Reiss noted, “The event was a great success, we have received numerous emails from participants, the theme from all of these emails was, they enjoyed the seminar, gained considerably from the educational content and the social atmosphere and congratulated us on the initiative, we also picked up quite a few new members.”
IAOPA Provides ICAO with Examples of Undesirable Airspace Allocation
At the request of ICAO officials the Secretariat has provided a number of examples where airspace design, especially near major metropolitan areas, has adversely affected general aviation operations, particularly from a safety standpoint. In presenting these examples Frank Hofmann, IAOPA Representative to ICAO, noted. “These are just a few examples of what is a worldwide phenomenon. Europe is especially affected by increasing and expanding amounts of closely-controlled airspace, especially within 100 nm of major metropolitan areas. The crowding of VFR traffic into smaller amounts of E and G airspace creates hazards for VFR flyers but also promotes the possibility of airspace infringement due to complex and poorly planned airspace segments. Airspace planning must consider the needs of the VFR operator through stakeholder-provider consultations.”
ICAO officials intend to use these examples to provide guidance to States regarding airspace allocation for the ongoing airspace block upgrade program.
Light Sport Aircraft Developments
IAOPA’s Frank Hofmann recently visited the Rotax engine factory to be briefed on their new model 912 engine. While impressed with the new engine he was able to speak with a number of individuals involved in the LSA and relates his observations and opinions below:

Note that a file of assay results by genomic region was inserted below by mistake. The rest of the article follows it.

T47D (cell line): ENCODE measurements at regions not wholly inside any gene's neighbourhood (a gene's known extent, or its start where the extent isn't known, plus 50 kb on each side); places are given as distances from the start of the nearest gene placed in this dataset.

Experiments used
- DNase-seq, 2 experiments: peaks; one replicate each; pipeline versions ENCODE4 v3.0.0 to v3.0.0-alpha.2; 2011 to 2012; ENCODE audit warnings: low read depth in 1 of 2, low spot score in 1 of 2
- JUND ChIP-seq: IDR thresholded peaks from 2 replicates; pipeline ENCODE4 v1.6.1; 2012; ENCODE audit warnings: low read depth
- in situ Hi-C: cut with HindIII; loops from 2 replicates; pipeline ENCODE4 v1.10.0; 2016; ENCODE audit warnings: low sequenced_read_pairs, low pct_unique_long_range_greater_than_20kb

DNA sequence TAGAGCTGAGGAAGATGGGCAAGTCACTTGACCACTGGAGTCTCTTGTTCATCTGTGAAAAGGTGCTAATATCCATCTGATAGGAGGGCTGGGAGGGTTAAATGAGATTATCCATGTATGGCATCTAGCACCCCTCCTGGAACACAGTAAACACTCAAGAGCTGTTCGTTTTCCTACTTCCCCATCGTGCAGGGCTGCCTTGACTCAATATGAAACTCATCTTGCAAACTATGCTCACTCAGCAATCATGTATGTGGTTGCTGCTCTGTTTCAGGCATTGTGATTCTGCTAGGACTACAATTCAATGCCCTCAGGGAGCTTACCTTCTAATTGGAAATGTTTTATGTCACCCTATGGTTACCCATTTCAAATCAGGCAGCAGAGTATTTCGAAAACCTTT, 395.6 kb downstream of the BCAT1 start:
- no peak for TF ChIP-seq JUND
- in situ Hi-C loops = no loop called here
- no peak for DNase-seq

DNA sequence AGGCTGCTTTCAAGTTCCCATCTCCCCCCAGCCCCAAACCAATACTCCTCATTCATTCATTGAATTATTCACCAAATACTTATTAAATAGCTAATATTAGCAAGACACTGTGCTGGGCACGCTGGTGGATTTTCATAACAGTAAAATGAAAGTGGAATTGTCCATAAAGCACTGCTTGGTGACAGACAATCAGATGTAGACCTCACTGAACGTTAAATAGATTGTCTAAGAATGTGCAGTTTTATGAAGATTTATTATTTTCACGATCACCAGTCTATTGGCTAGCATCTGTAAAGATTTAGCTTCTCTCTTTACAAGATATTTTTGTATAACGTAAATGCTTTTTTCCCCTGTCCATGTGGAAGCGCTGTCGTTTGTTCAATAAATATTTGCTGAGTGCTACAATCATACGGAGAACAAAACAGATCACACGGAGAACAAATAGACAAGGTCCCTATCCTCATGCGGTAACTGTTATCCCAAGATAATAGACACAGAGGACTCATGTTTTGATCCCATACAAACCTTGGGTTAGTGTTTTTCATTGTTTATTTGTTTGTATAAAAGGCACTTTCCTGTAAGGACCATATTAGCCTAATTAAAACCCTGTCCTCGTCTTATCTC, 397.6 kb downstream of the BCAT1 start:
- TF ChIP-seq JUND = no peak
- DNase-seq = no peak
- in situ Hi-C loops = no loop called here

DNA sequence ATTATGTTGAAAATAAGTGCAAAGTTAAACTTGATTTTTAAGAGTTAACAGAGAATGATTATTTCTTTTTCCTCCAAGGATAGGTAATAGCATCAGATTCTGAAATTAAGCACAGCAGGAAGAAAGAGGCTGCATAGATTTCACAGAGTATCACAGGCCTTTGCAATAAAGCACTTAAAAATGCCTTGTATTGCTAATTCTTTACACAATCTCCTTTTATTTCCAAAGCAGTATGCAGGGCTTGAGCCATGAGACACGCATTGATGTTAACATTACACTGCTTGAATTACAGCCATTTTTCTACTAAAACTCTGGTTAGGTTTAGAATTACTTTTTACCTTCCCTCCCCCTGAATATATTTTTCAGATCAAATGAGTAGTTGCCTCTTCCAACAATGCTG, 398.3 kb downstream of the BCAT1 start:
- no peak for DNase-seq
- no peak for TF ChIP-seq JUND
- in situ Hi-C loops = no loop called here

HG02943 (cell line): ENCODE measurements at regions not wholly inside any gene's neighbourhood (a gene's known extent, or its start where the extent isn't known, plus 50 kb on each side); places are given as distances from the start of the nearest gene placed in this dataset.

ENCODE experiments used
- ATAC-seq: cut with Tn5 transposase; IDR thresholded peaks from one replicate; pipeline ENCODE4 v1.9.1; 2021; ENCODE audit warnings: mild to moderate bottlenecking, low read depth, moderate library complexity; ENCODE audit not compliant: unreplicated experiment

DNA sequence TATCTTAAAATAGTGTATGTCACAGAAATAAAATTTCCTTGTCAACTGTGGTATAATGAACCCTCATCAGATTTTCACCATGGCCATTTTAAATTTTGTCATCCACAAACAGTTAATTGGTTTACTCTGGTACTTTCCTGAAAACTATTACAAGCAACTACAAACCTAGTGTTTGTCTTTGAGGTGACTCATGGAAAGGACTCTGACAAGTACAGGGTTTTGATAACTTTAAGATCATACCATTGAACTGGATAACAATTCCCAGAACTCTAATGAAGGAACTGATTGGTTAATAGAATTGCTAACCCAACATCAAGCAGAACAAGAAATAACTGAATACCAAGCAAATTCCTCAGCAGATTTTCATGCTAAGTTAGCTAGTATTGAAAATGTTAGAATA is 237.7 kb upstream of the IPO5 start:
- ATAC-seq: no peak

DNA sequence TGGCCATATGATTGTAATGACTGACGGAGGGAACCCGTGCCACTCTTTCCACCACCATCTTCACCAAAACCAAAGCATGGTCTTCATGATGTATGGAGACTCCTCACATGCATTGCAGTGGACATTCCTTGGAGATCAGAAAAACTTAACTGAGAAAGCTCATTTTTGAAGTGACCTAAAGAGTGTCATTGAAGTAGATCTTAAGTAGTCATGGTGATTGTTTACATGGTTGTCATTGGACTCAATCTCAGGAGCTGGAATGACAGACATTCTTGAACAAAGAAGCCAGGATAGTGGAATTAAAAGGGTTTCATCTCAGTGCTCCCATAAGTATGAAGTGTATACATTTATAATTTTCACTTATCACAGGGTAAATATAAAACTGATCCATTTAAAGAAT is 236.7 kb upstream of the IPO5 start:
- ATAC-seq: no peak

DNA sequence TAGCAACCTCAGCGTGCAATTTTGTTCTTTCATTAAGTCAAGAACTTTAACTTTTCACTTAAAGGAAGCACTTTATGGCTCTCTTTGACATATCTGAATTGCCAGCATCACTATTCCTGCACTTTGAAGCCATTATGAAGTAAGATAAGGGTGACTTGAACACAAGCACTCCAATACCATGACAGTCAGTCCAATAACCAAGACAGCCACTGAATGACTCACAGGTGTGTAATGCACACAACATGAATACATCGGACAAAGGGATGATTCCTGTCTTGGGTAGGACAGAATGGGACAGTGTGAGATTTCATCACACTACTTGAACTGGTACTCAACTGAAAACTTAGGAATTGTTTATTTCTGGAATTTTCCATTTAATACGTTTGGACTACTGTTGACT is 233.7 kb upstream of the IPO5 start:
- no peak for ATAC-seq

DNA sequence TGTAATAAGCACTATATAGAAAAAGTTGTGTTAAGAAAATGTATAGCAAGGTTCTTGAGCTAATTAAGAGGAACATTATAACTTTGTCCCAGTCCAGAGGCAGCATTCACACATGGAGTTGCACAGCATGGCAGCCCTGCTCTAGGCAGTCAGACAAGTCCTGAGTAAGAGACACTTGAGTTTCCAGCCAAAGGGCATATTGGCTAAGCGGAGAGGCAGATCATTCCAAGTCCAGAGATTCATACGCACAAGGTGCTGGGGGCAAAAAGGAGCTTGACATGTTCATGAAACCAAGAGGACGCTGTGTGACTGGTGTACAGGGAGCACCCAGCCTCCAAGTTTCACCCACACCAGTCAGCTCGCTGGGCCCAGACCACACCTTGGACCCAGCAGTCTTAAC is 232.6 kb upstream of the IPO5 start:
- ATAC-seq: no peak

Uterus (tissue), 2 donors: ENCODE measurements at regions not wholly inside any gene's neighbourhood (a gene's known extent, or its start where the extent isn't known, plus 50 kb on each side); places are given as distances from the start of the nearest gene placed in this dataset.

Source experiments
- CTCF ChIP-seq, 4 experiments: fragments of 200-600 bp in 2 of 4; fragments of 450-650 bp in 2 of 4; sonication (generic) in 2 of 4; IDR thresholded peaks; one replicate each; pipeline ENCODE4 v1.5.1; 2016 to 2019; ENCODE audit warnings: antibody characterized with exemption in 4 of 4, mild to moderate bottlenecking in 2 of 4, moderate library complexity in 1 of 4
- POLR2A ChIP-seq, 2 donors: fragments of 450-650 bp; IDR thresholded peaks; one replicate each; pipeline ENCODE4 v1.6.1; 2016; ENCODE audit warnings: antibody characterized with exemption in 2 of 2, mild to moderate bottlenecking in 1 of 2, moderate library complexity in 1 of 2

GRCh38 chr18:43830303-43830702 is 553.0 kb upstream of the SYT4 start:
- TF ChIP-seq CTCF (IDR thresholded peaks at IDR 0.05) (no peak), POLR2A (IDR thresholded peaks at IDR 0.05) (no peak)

There are currently over 250 LSA Original Equipment Manufacturers, OEMsâ€• too many to sustain over the long haul. As with certified aircraft manufacturers, the number will diminish as the larger producers manage to acquire a larger proportion of the market share. The aircraft fleet has grown since the introduction of LSA style aircraft and will likely continue to grow as the application of these aircraft expands, such as into flight schools. Growth will eventually be capped when prices rise to an unacceptable level. It will likely be government regulations which will add to the cost of these aircraft, regulations which may surface as increasing numbers of these aircraft operate from other than existing airports. The new generation of aircraft will require fuel other than avgas, primarily mogas which may not be available at most airports.
The new generation of aircraft owners, probably of average or significantly younger than the average age of traditional aircraft owners, will likely agree to pay more for new technology aircraft, foregoing 1950’s vintage old-technology and airframes in favour of the advantages offered by LSA style aircraft.
IAOPA, foreseeing a requirement for wider use of LSA style aircraft, has begun to lobby for the recognition of flight time as well as mechanics’ maintenance time acquired on LSAs to be applicable to higher pilot and mechanic licences. The IAOPA proposal names these aircraft New Generation Light Aircraft, NGLA, and is seeking recognition from ICAO for these aircraft to operate internationally and as training aircraft for conventional private pilot licences.
We will watch with interest what the traditional aircraft engine manufacturers will bring to this LSA market.
IAOPA Participates in ICAO Far East Military/Civilian Airspace Usage Conference